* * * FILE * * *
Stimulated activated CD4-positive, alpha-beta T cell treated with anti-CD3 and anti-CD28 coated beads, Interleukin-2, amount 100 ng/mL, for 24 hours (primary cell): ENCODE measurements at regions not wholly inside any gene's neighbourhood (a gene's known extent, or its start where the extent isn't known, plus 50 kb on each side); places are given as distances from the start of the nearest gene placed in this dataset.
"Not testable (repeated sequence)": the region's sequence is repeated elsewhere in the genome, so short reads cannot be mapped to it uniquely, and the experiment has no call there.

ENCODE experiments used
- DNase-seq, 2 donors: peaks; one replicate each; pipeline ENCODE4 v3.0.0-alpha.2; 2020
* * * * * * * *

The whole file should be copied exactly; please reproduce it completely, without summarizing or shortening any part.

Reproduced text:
Stimulated activated CD4-positive, alpha-beta T cell treated with anti-CD3 and anti-CD28 coated beads, Interleukin-2, amount 100 ng/mL, for 24 hours (primary cell): ENCODE measurements at regions not wholly inside any gene's neighbourhood (a gene's known extent, or its start where the extent isn't known, plus 50 kb on each side); places are given as distances from the start of the nearest gene placed in this dataset.
"Not testable (repeated sequence)": the region's sequence is repeated elsewhere in the genome, so short reads cannot be mapped to it uniquely, and the experiment has no call there.

ENCODE experiments used
- DNase-seq, 2 donors: peaks; one replicate each; pipeline ENCODE4 v3.0.0-alpha.2; 2020